Automatic Endurance Training
Ok, did we all make it through Thanksgiving without plumping up to the size of Violet Beauregarde? Alright, deep breath. Go outside, retrieve the scale you hucked out the window on Friday morning, and let's feel good about this. As endurance athletes, we're all inclined toward totally hilarious and innocuous eating disorders (insert nervous crying emoji here). As a result, it's pretty easy to go into straight stress/meltdown mode leading into Thanksgiving, the interceding weeks to Christmas, Christmas itself, Martin Luther King Day, Valentine's Day, Mardi Gras, Easter, Memorial day, Fourth of July, Labor Day, Columbus Day, Halloween, Veterans day, and right back into Thanksgiving. What I'm trying to say is, "it's a goddamn miracle we're not all co-stars on My 600 Pound Life."
What I'm about to tell you is something no endurance coach would ever dare say in public, lest he be mocked by the wannabe PhDs of the internet: Don't Sweat it.
I know, I know, how fast you go up a mountain is determined by your power relative to your WEIGHT. And dropping 5lbs will take a minute off your 5k. Yada Yada, "boo-shit boo-shit boo-shit." For sure, losing weight will help you go faster, provided you don't lose any strength. The same way saving for retirement is easy if you stop drunk-purchasing rotisserie roasters at 3am off QVC. In a perfect world, right? Sadly weight loss is sometimes attacked too aggressively, and as a result we lose what meager power we've currently got, and actually end up with a LOWER w/kg than we previously had (not that I'm speaking from experience here or anything).
Look, You're probably never going to be Chris Froome. I'm sure as shit never going to be. So stop trying to look like him. He's a physiological freak who breaks his wrist if the wind blows the wrong way (jk Chris, don't hit me). Instead of chasing an impossible ideal, why not look to the guys who are more like you? Take Philippe Gilbert for instance. He's a pretty normal looking dude! I mean, average to small against the measuring stick. A Not-inhuman weight. Honestly he's kinda thick. Thick by way of muscles, but thick nonetheless. And yet he sails up climbs, has a wicked sprint, can TT like a devil (I guess Satan is a good pursuiter?) and oh yeah, gets to eat chocolate around the holidays. So many athletes make the mistake of focusing on the Kilogram part of the equation without tackling the Watt part first. If you're doing it this way, you're doing it wrong. Strength takes a LONG time to build. That's why you see a lot of people working out in the gym, but not so many walking around who look like Arnold. It's also why you see a bunch of toothpicks show up on race day and get shelled right out the back. If you're racing up mountains, feel free to tell your friends "This guy's a loon!" You guys are special cases. But for the rest of us, we'd do well with a little extra power as opposed to fewer kilos.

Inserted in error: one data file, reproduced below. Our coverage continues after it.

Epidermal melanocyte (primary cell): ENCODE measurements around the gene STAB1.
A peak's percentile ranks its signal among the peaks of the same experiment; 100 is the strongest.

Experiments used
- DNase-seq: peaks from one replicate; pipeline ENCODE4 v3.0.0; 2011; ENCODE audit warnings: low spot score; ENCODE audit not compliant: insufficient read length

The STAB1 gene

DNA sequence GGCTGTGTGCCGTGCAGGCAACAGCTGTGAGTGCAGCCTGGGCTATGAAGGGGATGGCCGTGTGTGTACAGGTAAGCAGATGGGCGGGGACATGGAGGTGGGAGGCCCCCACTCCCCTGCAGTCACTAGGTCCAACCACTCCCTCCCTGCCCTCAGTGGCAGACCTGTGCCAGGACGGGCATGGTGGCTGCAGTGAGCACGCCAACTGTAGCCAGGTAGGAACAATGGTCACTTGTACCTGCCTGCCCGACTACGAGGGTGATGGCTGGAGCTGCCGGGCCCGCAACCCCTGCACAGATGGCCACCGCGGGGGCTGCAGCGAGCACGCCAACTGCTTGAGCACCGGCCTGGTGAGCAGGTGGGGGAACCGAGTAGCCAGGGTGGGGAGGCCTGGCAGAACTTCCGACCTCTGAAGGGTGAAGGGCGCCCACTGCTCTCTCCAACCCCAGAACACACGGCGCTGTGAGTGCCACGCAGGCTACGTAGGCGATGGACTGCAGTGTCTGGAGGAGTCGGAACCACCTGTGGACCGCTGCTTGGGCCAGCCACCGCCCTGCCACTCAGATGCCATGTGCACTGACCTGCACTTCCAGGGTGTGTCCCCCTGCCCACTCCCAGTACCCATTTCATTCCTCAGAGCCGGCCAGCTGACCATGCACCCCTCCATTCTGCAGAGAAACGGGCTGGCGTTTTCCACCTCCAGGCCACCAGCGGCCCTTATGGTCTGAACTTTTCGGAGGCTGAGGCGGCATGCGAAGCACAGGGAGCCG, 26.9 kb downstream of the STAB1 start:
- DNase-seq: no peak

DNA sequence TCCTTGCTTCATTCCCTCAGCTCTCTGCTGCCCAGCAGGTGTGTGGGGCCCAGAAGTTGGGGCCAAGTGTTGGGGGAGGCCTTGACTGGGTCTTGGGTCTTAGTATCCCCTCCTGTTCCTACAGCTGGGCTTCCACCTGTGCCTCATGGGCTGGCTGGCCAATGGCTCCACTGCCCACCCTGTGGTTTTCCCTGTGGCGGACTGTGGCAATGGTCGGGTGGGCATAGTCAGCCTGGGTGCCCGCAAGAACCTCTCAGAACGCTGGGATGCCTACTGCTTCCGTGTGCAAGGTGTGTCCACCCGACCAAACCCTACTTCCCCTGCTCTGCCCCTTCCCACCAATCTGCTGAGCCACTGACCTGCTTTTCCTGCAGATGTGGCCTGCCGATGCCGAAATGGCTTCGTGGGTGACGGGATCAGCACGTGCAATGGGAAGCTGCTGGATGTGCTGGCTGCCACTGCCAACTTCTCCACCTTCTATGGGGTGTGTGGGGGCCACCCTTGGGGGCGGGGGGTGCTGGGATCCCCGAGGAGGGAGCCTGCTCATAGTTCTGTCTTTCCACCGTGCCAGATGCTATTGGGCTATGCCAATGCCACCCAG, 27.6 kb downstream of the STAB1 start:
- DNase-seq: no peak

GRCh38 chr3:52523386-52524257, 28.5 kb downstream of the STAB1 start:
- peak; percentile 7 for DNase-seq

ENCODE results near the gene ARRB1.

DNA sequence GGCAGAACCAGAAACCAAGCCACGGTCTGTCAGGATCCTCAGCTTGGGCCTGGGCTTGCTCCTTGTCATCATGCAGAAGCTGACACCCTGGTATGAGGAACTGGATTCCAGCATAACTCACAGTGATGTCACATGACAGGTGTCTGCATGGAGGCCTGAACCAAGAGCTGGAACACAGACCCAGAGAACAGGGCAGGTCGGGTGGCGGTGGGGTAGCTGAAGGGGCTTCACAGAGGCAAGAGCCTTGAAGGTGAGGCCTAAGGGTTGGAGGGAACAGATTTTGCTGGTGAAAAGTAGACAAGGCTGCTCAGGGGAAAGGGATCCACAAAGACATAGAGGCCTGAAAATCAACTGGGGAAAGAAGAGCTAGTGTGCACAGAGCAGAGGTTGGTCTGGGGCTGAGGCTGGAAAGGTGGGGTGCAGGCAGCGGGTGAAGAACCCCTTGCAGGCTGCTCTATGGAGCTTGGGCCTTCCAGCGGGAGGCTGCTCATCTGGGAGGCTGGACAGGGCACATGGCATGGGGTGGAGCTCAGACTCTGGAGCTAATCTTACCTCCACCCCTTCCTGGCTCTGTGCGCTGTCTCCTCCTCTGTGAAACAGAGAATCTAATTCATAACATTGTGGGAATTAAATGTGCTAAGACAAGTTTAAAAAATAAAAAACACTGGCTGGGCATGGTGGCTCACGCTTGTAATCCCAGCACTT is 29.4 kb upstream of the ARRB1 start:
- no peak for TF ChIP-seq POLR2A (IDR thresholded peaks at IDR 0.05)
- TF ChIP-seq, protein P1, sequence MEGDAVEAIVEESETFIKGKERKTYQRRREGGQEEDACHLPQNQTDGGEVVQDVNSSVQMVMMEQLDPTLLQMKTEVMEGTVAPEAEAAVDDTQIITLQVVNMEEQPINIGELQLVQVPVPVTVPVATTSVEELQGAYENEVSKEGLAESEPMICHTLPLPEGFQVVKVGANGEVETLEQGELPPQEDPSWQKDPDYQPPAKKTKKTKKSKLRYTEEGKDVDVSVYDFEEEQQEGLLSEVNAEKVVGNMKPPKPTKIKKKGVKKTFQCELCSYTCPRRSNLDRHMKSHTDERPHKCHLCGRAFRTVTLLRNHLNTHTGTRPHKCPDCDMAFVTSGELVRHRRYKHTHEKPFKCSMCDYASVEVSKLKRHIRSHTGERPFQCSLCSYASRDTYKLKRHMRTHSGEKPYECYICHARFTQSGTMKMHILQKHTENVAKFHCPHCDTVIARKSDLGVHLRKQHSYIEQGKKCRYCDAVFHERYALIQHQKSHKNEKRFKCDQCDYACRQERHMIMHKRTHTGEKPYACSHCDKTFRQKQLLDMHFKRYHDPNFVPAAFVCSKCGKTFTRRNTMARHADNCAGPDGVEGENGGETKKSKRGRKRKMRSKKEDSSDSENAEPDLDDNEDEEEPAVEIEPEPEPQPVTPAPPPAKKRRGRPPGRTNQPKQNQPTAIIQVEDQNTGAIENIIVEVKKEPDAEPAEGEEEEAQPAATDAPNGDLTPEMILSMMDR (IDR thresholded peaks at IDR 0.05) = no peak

All this isn't to say weight isn't important. It's extremely important. Almost as important as not throwing your Thanksgiving plate in the air when your grandmother tells you there wasn't racism when she was growing up, and it's something invented by Obama. What I'm trying to say is, don't hate yourself. So you ate a slice of pie, big whoop. Okay, you cut a slice of pie, left THAT on the plate, and removed the larger chunk from around it, cartoon-style. Then smothered it in chocolate syrup, a pint of Ben and Jerry's, a whole can of whipped cream, stuffed it INSIDE the turkey, and disappeared to the living room to literally cry over the dismal performance of insert-NFL-team-here and shame. Let it go. Don't feel guilty about what you put in. Just make sure when you go to stand on the pedals, or rip down that trail, you use all of that glorious ChocoPieCreamTurkey.
And knuckle down: Christmas is coming.